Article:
"It's a damn good thing for a brain to be able to manipulate information with such facility in fast time," Merzenich says. "But to say that it's far transfer is questionable."
Other experts are also skeptical. "It's a little shocking to me that this would be published without any caveats," says K. Anders Ericsson, a psychologist at Florida State University in Tallahassee who studies expert performance and memory and was also not involved in the study. "I would be one of the first to be really excited if this turned out to be a genuine reproducible effect, but the more I read, the more questions I have." Ericsson says he is troubled by the paper's lack of several details, among them, how the subjects and controls were recruited and how well matched they were.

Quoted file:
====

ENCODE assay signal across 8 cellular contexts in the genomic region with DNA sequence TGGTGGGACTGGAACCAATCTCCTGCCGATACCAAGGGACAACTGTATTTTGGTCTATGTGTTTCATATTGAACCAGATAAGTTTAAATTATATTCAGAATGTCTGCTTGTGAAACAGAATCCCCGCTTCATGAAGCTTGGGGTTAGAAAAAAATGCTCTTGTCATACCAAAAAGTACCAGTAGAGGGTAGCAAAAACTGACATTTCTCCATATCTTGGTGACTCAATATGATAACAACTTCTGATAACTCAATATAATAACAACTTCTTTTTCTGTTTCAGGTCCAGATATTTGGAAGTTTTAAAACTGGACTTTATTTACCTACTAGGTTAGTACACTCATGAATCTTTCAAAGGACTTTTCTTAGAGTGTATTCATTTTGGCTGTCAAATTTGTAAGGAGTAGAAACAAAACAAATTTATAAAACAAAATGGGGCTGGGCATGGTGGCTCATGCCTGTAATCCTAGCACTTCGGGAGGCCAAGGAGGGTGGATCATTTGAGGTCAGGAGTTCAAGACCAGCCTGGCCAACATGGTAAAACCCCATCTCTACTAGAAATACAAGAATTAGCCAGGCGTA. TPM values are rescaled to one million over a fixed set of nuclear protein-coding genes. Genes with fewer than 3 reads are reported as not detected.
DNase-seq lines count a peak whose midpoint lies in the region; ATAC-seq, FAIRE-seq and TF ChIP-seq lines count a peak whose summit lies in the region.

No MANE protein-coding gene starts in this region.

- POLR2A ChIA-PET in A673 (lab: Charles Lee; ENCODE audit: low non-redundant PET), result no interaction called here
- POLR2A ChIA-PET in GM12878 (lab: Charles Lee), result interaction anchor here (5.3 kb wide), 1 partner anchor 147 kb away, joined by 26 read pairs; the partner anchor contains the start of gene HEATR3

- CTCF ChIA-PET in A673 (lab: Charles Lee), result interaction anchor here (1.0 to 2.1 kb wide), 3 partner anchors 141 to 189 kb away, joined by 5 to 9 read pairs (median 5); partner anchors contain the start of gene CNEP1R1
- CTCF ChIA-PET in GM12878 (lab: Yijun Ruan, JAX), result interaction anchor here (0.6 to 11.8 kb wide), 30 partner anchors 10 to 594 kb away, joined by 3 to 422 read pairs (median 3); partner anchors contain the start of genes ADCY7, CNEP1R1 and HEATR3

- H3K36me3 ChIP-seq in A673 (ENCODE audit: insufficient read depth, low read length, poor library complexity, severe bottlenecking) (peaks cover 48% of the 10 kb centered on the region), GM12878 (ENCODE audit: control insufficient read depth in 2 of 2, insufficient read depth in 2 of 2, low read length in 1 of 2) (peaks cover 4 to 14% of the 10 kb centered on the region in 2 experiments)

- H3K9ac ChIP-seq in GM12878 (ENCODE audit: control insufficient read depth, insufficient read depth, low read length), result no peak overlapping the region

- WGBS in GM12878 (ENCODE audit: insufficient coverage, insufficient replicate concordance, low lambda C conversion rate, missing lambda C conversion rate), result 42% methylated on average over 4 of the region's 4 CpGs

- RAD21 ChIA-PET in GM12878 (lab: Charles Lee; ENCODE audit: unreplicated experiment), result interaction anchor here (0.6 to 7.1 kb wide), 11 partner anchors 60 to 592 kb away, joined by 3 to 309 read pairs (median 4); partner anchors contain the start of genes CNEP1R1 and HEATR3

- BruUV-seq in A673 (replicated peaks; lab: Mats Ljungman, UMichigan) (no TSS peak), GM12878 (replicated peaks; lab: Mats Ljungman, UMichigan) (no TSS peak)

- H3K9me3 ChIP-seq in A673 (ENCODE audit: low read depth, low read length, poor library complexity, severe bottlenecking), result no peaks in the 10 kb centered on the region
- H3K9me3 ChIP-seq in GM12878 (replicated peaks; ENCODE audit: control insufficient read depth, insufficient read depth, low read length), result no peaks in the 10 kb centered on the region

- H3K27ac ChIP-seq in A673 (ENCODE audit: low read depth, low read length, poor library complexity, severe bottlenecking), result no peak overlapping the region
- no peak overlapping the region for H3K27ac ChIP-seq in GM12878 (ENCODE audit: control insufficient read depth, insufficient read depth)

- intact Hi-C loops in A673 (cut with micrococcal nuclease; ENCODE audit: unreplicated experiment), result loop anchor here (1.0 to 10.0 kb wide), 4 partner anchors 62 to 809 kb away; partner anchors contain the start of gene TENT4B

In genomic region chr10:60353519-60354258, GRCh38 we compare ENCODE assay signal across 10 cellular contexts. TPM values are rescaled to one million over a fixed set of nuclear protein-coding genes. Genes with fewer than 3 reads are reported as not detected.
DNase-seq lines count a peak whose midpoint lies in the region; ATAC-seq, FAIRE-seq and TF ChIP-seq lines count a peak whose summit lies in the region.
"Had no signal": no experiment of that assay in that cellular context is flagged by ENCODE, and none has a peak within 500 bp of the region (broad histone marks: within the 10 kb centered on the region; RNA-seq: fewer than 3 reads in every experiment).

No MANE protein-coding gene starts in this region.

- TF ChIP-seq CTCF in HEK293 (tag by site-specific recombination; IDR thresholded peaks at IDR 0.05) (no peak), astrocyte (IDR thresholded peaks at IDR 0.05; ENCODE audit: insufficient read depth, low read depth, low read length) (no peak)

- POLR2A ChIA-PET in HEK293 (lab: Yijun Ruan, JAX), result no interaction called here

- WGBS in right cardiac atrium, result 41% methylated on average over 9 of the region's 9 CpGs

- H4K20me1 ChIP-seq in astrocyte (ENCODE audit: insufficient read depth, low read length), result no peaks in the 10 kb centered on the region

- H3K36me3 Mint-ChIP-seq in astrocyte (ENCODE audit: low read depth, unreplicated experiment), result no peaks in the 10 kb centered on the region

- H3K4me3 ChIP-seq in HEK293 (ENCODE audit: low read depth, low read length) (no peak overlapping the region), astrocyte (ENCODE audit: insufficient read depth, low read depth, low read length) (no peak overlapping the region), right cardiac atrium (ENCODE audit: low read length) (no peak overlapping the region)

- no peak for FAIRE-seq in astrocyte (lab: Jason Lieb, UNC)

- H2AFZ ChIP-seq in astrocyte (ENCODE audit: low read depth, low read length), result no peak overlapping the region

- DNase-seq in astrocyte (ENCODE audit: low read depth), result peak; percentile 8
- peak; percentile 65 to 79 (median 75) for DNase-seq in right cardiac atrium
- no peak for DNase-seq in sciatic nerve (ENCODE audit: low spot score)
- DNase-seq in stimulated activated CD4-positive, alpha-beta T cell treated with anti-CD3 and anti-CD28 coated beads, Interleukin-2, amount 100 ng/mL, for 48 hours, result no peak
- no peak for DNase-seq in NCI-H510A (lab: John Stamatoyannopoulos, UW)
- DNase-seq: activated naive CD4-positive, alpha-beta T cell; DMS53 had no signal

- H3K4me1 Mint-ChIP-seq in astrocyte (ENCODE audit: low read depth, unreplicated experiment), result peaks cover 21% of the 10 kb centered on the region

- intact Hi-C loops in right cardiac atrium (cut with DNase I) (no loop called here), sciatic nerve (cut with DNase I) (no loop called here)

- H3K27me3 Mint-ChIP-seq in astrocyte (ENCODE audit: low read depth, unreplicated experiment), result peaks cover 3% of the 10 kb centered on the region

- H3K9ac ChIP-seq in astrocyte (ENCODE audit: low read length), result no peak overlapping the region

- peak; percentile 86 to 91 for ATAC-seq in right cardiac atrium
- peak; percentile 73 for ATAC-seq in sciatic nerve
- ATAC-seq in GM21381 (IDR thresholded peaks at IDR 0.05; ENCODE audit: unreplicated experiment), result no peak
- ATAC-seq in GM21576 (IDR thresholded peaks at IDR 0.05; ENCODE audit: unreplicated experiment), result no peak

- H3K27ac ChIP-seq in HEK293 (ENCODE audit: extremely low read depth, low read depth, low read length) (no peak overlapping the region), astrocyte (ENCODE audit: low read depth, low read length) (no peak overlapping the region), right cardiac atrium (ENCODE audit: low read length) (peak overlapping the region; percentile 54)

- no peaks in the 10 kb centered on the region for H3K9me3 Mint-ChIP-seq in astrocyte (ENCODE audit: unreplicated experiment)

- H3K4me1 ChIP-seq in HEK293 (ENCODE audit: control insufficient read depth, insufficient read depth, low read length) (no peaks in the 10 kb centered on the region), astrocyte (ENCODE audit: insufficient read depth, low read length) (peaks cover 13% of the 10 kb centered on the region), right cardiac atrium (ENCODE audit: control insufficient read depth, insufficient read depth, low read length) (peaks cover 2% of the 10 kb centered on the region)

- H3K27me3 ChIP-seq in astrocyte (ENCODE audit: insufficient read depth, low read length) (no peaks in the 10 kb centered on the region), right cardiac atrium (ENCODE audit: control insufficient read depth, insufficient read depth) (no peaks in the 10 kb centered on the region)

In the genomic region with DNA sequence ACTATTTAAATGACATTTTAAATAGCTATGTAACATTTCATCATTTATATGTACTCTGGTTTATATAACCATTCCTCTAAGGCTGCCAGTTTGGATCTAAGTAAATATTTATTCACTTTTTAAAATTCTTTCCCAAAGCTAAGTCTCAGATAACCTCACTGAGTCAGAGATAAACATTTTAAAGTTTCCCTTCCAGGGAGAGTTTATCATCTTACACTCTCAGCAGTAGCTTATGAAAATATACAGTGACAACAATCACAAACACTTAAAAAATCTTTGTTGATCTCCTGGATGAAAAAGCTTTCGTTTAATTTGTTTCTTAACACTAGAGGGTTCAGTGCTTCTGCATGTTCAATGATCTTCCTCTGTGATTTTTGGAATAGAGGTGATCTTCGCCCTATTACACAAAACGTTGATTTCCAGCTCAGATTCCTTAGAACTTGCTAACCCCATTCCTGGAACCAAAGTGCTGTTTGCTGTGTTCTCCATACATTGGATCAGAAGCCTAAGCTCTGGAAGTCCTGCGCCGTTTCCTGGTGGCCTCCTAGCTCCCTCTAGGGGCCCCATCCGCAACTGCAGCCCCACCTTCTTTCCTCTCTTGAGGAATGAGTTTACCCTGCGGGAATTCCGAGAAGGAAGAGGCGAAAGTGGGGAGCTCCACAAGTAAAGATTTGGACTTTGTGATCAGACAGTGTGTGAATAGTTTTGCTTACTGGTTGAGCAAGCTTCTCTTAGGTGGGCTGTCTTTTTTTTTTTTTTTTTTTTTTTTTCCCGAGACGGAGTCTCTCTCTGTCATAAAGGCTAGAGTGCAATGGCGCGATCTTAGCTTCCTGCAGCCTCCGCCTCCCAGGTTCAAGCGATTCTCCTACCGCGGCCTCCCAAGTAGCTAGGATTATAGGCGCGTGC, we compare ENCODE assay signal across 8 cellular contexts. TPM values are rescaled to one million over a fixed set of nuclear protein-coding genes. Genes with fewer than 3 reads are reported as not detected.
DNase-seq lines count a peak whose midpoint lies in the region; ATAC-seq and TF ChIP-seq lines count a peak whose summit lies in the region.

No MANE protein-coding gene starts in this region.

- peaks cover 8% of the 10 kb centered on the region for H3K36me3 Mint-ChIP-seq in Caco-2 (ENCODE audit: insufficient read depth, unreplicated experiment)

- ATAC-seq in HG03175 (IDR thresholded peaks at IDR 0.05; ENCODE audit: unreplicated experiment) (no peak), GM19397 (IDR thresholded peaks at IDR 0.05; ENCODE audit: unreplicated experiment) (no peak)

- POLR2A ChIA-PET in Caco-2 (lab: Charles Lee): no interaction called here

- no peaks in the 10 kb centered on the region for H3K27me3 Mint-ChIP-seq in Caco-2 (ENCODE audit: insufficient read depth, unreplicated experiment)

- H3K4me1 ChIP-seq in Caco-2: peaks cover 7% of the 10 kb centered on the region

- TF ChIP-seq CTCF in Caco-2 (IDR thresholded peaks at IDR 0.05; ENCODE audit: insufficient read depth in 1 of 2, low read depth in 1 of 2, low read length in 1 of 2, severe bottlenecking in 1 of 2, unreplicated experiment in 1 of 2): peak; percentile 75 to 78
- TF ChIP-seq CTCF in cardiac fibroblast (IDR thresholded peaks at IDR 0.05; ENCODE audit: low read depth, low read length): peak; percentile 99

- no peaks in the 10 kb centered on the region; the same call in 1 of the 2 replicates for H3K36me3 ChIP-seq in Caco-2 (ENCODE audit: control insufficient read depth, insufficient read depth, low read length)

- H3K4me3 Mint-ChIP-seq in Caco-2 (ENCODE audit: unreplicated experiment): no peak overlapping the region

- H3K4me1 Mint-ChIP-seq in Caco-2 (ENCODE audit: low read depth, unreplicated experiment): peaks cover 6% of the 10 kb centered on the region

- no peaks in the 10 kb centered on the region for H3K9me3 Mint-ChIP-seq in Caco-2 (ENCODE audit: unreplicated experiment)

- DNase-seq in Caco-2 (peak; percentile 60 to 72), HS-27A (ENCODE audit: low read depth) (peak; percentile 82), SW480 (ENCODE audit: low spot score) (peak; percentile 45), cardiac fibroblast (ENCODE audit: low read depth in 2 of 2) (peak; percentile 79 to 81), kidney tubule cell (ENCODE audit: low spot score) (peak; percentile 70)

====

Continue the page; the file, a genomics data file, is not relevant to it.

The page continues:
Merzenich notes that the work challenges the long-standing and much-disputed idea that the core basis of intelligence is inherited and cannot be modified. "I think it's important that someone has demonstrated," he says, "that you can change measures of 'intelligence' by intensive training."